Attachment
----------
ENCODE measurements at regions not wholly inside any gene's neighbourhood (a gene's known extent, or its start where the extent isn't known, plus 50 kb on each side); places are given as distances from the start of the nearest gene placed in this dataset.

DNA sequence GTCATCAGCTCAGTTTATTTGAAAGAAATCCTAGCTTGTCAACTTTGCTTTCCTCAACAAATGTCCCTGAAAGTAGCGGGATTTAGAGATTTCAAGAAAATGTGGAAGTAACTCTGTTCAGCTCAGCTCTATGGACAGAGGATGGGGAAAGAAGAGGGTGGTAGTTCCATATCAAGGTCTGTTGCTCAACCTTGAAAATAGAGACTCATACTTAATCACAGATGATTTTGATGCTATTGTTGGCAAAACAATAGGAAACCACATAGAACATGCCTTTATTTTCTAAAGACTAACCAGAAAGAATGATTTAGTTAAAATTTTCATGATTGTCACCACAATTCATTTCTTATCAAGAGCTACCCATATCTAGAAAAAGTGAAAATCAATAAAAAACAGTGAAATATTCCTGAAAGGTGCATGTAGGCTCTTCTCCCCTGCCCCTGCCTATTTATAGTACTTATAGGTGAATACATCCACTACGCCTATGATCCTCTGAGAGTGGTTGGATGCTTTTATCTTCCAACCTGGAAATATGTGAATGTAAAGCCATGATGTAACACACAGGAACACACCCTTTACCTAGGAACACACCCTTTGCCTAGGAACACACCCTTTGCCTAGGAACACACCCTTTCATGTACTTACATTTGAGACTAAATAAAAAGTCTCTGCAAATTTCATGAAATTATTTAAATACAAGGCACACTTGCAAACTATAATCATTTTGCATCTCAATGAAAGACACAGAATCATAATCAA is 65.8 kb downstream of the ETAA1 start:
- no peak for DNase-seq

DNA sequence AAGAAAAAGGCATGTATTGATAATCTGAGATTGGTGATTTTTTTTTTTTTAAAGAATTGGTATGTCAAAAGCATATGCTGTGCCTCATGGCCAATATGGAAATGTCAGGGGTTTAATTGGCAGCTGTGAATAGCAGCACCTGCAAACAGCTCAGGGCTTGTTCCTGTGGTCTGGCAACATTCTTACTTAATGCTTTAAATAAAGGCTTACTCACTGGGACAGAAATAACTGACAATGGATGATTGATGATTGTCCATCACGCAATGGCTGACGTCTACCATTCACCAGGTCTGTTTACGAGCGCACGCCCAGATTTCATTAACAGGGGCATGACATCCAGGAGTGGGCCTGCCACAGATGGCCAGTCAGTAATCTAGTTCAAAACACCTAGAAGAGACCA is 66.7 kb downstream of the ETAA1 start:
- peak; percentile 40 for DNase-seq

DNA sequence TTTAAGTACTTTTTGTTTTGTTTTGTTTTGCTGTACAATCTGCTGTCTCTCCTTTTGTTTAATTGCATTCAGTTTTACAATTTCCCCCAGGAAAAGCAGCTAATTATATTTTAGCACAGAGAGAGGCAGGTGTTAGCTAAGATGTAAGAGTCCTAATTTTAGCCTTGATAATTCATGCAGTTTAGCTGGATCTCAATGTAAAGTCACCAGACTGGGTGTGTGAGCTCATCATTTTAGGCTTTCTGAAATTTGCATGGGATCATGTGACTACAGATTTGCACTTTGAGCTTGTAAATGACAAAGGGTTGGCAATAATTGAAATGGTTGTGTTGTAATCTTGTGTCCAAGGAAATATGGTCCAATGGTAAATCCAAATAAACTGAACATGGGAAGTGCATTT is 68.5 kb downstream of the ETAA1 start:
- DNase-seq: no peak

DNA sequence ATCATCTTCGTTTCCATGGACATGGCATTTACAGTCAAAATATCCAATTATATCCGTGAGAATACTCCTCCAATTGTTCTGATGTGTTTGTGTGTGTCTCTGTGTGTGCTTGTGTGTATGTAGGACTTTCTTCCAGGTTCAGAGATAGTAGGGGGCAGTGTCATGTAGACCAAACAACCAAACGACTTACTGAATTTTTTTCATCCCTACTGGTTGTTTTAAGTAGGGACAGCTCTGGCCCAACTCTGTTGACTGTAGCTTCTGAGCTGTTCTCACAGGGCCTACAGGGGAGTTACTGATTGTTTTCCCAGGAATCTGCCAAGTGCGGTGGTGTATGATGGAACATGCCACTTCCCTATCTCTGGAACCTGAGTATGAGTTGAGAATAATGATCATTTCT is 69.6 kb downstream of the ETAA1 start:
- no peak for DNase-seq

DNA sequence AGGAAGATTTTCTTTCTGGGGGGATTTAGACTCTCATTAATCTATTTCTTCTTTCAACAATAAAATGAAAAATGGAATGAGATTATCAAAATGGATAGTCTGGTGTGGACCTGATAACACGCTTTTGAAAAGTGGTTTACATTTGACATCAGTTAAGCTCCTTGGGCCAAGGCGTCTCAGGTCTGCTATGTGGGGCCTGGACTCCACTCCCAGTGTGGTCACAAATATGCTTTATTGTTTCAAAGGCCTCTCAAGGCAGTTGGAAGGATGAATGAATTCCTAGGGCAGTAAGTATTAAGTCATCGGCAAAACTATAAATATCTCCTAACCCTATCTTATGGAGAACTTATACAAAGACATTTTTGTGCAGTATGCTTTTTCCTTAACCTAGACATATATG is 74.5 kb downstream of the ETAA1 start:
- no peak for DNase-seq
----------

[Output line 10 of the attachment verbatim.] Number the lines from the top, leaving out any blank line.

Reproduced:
DNA sequence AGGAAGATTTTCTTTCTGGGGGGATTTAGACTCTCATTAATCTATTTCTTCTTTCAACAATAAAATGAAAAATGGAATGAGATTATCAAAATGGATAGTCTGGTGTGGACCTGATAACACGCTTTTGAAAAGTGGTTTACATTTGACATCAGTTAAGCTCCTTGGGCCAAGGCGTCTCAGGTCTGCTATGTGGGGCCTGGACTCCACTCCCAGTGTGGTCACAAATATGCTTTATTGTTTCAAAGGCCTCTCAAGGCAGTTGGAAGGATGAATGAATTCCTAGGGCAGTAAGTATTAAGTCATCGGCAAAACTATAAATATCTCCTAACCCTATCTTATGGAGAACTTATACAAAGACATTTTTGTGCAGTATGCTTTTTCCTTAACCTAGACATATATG is 74.5 kb downstream of the ETAA1 start: